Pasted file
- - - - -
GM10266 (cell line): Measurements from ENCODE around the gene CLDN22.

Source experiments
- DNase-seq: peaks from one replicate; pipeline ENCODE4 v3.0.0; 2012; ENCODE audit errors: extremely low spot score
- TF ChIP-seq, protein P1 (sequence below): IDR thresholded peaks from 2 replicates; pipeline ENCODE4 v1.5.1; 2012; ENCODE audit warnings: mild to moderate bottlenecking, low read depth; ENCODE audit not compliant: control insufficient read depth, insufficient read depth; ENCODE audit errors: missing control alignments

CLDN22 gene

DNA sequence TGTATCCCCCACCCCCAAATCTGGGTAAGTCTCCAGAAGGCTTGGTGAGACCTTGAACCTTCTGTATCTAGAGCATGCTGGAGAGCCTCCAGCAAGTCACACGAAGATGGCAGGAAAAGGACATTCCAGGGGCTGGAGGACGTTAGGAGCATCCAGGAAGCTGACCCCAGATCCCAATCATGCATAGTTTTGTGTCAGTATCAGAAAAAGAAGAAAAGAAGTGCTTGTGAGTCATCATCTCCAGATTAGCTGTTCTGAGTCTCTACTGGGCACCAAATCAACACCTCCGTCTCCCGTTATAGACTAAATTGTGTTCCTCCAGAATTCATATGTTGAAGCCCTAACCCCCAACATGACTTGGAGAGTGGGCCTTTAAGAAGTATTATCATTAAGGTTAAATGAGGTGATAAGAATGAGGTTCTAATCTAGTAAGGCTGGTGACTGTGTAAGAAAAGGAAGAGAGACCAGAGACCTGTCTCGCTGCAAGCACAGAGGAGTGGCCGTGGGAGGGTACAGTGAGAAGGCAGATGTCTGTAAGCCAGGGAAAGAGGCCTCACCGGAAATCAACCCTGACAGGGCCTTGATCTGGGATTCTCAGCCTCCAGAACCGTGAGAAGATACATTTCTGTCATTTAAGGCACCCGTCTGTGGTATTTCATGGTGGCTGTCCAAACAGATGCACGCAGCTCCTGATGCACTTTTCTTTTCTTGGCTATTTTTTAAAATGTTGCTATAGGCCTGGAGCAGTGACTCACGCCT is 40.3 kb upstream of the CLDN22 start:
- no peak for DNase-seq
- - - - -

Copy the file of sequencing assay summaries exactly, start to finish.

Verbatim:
GM10266 (cell line): Measurements from ENCODE around the gene CLDN22.

Source experiments
- DNase-seq: peaks from one replicate; pipeline ENCODE4 v3.0.0; 2012; ENCODE audit errors: extremely low spot score
- TF ChIP-seq, protein P1 (sequence below): IDR thresholded peaks from 2 replicates; pipeline ENCODE4 v1.5.1; 2012; ENCODE audit warnings: mild to moderate bottlenecking, low read depth; ENCODE audit not compliant: control insufficient read depth, insufficient read depth; ENCODE audit errors: missing control alignments

CLDN22 gene

DNA sequence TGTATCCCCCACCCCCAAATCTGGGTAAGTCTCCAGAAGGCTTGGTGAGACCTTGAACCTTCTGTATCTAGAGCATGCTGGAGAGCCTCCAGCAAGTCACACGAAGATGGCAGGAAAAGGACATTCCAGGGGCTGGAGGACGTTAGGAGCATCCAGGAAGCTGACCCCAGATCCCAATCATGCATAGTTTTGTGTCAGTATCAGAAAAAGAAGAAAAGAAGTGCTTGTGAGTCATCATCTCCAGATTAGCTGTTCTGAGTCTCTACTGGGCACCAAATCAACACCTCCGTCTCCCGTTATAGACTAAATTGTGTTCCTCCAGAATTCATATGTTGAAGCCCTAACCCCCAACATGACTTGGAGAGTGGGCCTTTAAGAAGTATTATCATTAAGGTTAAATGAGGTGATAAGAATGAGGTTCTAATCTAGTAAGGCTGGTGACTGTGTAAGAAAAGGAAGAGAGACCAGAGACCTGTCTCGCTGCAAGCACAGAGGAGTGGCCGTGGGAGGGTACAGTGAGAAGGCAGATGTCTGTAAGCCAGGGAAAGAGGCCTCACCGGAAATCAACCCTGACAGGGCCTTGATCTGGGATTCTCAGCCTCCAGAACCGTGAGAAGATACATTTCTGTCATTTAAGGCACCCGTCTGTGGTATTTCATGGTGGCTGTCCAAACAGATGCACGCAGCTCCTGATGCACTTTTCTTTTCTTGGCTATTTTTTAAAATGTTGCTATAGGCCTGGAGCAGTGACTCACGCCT is 40.3 kb upstream of the CLDN22 start:
- no peak for DNase-seq